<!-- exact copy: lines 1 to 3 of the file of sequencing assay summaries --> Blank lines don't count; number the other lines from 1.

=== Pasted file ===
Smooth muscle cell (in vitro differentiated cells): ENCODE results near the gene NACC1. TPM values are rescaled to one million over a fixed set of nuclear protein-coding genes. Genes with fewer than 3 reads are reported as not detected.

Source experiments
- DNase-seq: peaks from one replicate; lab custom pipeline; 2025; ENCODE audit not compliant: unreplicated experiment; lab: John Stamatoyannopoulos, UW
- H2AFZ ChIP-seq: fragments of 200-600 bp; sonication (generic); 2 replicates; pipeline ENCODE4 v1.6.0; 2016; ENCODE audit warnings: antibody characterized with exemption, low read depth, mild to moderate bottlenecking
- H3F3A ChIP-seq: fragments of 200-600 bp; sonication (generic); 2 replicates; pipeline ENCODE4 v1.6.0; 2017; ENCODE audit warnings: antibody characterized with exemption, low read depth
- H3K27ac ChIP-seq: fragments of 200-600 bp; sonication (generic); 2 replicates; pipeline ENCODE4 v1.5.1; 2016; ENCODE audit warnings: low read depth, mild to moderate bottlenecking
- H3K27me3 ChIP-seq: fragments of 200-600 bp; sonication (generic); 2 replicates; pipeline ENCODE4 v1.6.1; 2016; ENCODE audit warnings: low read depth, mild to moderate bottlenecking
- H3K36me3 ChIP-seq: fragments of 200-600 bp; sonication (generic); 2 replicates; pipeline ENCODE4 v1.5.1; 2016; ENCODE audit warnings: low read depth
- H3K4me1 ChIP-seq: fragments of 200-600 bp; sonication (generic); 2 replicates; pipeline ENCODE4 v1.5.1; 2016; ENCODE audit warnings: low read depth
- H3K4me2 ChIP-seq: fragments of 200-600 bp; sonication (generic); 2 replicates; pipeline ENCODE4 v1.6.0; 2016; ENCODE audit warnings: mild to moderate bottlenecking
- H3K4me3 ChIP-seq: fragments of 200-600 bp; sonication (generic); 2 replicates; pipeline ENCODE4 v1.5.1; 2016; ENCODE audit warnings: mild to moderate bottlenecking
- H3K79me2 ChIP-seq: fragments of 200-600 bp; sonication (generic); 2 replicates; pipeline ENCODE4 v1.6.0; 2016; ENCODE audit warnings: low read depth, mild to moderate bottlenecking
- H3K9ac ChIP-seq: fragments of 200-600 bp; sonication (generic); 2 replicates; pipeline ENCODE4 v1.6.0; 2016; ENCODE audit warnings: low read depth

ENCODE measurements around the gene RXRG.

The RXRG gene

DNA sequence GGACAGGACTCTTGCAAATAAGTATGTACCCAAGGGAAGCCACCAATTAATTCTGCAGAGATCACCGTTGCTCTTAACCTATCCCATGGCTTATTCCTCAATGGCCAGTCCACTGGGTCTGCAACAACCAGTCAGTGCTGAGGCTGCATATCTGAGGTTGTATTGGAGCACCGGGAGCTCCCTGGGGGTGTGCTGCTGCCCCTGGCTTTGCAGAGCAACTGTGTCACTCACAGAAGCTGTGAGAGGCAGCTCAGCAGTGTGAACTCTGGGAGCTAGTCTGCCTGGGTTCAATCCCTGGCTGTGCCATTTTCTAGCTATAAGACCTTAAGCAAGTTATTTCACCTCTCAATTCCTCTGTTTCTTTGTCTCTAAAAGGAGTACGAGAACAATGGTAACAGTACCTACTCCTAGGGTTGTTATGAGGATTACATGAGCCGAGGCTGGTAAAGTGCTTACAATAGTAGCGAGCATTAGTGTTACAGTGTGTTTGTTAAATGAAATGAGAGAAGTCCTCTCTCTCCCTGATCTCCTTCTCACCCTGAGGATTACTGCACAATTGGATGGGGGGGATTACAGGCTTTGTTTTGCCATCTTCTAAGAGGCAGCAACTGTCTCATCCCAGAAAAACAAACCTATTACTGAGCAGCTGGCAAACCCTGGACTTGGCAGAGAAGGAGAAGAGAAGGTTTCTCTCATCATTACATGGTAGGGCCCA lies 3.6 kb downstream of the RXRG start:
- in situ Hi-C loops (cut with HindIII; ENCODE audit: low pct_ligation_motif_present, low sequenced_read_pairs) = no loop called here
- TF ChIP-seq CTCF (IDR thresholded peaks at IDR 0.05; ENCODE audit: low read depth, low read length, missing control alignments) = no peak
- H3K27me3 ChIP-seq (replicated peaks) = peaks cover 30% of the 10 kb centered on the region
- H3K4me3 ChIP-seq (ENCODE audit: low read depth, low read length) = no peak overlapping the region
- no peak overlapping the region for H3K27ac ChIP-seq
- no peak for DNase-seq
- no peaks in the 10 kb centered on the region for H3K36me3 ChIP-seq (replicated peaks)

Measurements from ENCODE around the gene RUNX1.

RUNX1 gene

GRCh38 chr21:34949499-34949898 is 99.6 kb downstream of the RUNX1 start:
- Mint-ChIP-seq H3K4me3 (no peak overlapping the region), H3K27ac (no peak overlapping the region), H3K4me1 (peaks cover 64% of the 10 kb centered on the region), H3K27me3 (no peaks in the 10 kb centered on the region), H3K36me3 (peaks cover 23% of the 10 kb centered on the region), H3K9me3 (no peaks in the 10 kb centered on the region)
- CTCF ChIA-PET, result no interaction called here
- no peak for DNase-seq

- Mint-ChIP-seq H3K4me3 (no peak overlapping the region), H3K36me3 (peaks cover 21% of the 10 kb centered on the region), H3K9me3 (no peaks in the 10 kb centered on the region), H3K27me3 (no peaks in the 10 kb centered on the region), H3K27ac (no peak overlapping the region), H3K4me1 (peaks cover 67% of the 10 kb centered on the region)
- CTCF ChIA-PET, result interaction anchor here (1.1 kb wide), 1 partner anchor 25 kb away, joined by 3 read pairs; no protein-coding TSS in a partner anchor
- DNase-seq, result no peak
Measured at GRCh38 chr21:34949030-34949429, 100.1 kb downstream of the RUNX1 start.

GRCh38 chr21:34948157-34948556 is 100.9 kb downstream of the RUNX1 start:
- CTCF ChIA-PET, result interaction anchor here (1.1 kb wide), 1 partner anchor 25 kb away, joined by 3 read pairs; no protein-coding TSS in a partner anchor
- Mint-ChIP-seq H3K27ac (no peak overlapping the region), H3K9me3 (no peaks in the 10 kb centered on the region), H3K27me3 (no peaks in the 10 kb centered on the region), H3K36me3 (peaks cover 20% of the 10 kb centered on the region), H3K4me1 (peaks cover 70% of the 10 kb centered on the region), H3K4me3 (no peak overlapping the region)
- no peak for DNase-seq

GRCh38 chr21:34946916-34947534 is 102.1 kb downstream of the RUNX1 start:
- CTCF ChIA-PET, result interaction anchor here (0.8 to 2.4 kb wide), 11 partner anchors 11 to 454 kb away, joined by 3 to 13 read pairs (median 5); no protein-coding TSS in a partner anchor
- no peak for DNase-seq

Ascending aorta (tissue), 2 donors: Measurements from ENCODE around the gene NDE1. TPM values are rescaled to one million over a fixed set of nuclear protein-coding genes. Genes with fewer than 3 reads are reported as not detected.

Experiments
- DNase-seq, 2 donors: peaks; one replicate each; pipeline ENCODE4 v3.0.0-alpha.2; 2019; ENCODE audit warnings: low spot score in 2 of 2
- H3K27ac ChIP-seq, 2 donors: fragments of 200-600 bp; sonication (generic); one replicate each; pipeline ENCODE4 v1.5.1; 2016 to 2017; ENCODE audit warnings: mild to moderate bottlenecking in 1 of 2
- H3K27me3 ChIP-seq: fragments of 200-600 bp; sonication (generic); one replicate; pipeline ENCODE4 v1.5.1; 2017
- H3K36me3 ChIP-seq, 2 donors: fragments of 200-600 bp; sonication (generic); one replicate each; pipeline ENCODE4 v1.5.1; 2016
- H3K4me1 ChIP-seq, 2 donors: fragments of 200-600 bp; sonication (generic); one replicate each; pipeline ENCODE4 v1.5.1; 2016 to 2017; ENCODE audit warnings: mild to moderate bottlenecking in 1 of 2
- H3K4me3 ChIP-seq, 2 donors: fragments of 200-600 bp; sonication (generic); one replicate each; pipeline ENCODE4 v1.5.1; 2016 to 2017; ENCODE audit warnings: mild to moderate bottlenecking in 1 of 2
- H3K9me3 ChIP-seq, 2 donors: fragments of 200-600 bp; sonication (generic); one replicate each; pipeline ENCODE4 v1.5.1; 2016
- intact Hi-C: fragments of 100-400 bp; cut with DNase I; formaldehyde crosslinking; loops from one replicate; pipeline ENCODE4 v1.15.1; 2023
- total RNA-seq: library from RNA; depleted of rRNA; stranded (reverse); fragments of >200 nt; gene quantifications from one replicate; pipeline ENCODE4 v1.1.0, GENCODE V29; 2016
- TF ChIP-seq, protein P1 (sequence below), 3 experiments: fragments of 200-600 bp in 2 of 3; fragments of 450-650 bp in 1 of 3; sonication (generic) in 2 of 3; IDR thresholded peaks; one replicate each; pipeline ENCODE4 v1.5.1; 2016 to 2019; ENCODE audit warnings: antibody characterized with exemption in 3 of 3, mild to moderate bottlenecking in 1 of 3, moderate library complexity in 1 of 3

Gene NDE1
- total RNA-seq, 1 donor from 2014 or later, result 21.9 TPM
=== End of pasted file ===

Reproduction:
Smooth muscle cell (in vitro differentiated cells): ENCODE results near the gene NACC1. TPM values are rescaled to one million over a fixed set of nuclear protein-coding genes. Genes with fewer than 3 reads are reported as not detected.

Source experiments
- DNase-seq: peaks from one replicate; lab custom pipeline; 2025; ENCODE audit not compliant: unreplicated experiment; lab: John Stamatoyannopoulos, UW